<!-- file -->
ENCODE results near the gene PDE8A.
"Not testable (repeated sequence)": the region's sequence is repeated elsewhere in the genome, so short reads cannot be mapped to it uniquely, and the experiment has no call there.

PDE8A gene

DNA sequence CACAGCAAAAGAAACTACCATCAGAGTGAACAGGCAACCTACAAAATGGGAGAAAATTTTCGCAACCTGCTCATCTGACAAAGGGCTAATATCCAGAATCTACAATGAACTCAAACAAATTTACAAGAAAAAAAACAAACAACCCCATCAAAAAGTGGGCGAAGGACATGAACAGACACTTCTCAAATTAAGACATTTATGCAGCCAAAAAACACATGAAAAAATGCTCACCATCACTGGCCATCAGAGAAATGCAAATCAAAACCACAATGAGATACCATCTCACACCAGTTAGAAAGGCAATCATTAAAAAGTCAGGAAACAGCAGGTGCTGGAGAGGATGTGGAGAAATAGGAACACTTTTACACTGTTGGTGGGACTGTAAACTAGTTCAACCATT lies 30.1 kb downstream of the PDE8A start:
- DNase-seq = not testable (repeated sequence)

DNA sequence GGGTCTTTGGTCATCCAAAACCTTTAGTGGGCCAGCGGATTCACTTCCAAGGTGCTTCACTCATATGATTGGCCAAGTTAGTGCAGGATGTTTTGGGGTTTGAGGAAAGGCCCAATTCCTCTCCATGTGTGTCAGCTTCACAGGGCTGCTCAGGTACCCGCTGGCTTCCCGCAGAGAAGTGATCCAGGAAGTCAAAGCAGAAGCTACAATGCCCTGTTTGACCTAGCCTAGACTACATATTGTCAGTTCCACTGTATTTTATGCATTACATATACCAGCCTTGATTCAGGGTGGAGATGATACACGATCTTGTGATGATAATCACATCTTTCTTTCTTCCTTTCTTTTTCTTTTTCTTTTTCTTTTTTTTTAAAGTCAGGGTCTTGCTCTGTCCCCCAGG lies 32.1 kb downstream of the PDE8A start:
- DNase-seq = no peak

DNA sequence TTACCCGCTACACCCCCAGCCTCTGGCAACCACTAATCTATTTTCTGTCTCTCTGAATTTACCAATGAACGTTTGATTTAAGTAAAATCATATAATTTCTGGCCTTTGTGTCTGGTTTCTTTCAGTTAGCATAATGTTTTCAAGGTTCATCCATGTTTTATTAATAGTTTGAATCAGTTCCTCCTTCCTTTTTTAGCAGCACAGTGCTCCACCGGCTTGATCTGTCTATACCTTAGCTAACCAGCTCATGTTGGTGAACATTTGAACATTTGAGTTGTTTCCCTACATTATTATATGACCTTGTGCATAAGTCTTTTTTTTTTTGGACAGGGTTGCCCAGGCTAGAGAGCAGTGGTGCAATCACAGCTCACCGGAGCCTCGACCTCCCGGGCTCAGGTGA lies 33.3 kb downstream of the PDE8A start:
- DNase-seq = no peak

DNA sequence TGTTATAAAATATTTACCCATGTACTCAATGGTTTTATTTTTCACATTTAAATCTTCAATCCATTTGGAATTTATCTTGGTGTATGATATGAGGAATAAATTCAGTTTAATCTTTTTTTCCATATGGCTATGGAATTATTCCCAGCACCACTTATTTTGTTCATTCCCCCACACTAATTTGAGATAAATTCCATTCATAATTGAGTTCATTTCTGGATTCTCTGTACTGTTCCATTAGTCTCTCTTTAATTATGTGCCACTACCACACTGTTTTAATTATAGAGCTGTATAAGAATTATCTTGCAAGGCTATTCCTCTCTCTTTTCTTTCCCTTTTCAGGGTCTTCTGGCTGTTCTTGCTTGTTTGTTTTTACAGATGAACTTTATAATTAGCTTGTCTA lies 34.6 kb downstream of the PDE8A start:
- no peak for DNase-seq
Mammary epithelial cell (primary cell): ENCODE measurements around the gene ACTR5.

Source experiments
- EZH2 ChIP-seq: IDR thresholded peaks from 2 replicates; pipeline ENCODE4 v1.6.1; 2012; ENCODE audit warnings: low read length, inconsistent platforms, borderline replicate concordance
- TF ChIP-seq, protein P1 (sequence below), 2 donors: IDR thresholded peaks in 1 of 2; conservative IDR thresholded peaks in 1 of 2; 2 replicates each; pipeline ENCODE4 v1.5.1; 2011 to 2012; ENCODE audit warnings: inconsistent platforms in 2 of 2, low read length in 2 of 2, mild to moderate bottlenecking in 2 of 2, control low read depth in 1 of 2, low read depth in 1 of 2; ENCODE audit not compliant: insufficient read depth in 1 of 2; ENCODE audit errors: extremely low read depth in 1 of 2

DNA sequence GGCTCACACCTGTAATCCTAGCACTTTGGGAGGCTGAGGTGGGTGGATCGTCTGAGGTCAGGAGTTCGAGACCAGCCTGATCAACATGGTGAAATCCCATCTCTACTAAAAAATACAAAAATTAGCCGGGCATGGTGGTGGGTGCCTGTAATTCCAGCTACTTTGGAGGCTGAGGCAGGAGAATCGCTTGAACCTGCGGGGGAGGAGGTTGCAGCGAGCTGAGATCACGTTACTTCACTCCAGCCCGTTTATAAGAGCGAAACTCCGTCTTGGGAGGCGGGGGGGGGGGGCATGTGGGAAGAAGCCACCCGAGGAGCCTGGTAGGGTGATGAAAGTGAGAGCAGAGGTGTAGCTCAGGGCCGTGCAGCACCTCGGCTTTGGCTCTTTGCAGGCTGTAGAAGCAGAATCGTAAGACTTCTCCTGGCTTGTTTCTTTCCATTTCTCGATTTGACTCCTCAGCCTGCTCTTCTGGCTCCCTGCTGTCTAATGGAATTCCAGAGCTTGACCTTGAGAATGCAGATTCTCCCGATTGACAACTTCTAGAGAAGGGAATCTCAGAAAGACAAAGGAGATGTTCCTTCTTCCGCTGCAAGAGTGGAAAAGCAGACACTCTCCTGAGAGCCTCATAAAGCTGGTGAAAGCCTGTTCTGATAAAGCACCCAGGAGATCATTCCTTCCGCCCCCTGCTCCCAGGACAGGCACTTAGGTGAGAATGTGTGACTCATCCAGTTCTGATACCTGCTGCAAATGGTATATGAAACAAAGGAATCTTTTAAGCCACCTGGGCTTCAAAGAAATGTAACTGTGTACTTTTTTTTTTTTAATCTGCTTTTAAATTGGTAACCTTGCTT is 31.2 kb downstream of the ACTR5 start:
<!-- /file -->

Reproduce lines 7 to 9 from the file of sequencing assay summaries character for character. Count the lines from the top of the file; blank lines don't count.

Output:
- DNase-seq = no peak

DNA sequence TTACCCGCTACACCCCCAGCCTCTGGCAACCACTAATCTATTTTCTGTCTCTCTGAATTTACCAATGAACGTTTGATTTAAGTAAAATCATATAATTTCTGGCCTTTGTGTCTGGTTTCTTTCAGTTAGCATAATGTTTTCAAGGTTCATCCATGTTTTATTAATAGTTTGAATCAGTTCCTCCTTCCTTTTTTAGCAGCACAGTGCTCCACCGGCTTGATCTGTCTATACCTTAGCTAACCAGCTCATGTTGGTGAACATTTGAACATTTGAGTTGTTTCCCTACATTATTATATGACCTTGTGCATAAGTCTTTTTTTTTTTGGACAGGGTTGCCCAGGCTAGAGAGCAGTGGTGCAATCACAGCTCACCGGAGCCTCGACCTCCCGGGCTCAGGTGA lies 33.3 kb downstream of the PDE8A start:
- DNase-seq = no peak